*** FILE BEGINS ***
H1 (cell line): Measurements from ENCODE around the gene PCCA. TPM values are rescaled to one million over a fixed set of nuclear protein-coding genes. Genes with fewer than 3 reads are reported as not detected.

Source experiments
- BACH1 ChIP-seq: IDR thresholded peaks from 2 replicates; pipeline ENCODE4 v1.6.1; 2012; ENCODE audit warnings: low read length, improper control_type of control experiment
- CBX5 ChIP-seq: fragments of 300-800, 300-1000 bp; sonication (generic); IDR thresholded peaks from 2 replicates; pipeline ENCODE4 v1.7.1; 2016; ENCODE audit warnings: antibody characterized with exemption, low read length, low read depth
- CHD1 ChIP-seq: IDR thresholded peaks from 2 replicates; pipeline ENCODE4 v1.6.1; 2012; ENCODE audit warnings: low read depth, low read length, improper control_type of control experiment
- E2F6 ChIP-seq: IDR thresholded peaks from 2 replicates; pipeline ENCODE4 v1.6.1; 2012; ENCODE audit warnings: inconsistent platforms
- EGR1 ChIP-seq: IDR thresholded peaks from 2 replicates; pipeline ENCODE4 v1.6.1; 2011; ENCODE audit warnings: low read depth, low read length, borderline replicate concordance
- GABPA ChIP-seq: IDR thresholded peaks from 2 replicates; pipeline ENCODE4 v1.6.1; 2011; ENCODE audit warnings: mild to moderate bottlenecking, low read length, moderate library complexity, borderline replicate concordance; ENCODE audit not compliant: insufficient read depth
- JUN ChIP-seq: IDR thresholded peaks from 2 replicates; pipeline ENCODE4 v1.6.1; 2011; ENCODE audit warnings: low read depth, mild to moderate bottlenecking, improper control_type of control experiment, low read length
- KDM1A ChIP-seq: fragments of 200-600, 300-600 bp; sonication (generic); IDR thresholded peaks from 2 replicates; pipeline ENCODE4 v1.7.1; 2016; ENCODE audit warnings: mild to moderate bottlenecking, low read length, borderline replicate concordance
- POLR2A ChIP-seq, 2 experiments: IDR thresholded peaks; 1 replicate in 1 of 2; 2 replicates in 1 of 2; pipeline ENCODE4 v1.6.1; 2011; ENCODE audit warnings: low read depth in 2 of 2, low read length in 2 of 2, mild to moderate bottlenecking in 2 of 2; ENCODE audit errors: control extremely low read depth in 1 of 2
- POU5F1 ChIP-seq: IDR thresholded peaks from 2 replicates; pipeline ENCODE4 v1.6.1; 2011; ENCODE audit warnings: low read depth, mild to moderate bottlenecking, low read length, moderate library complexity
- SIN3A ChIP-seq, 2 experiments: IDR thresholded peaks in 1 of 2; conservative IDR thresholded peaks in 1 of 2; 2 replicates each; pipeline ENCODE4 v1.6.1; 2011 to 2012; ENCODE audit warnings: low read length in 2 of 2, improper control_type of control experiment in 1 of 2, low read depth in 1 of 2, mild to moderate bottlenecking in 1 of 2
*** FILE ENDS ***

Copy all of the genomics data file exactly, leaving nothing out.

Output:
H1 (cell line): Measurements from ENCODE around the gene PCCA. TPM values are rescaled to one million over a fixed set of nuclear protein-coding genes. Genes with fewer than 3 reads are reported as not detected.

Source experiments
- BACH1 ChIP-seq: IDR thresholded peaks from 2 replicates; pipeline ENCODE4 v1.6.1; 2012; ENCODE audit warnings: low read length, improper control_type of control experiment
- CBX5 ChIP-seq: fragments of 300-800, 300-1000 bp; sonication (generic); IDR thresholded peaks from 2 replicates; pipeline ENCODE4 v1.7.1; 2016; ENCODE audit warnings: antibody characterized with exemption, low read length, low read depth
- CHD1 ChIP-seq: IDR thresholded peaks from 2 replicates; pipeline ENCODE4 v1.6.1; 2012; ENCODE audit warnings: low read depth, low read length, improper control_type of control experiment
- E2F6 ChIP-seq: IDR thresholded peaks from 2 replicates; pipeline ENCODE4 v1.6.1; 2012; ENCODE audit warnings: inconsistent platforms
- EGR1 ChIP-seq: IDR thresholded peaks from 2 replicates; pipeline ENCODE4 v1.6.1; 2011; ENCODE audit warnings: low read depth, low read length, borderline replicate concordance
- GABPA ChIP-seq: IDR thresholded peaks from 2 replicates; pipeline ENCODE4 v1.6.1; 2011; ENCODE audit warnings: mild to moderate bottlenecking, low read length, moderate library complexity, borderline replicate concordance; ENCODE audit not compliant: insufficient read depth
- JUN ChIP-seq: IDR thresholded peaks from 2 replicates; pipeline ENCODE4 v1.6.1; 2011; ENCODE audit warnings: low read depth, mild to moderate bottlenecking, improper control_type of control experiment, low read length
- KDM1A ChIP-seq: fragments of 200-600, 300-600 bp; sonication (generic); IDR thresholded peaks from 2 replicates; pipeline ENCODE4 v1.7.1; 2016; ENCODE audit warnings: mild to moderate bottlenecking, low read length, borderline replicate concordance
- POLR2A ChIP-seq, 2 experiments: IDR thresholded peaks; 1 replicate in 1 of 2; 2 replicates in 1 of 2; pipeline ENCODE4 v1.6.1; 2011; ENCODE audit warnings: low read depth in 2 of 2, low read length in 2 of 2, mild to moderate bottlenecking in 2 of 2; ENCODE audit errors: control extremely low read depth in 1 of 2
- POU5F1 ChIP-seq: IDR thresholded peaks from 2 replicates; pipeline ENCODE4 v1.6.1; 2011; ENCODE audit warnings: low read depth, mild to moderate bottlenecking, low read length, moderate library complexity
- SIN3A ChIP-seq, 2 experiments: IDR thresholded peaks in 1 of 2; conservative IDR thresholded peaks in 1 of 2; 2 replicates each; pipeline ENCODE4 v1.6.1; 2011 to 2012; ENCODE audit warnings: low read length in 2 of 2, improper control_type of control experiment in 1 of 2, low read depth in 1 of 2, mild to moderate bottlenecking in 1 of 2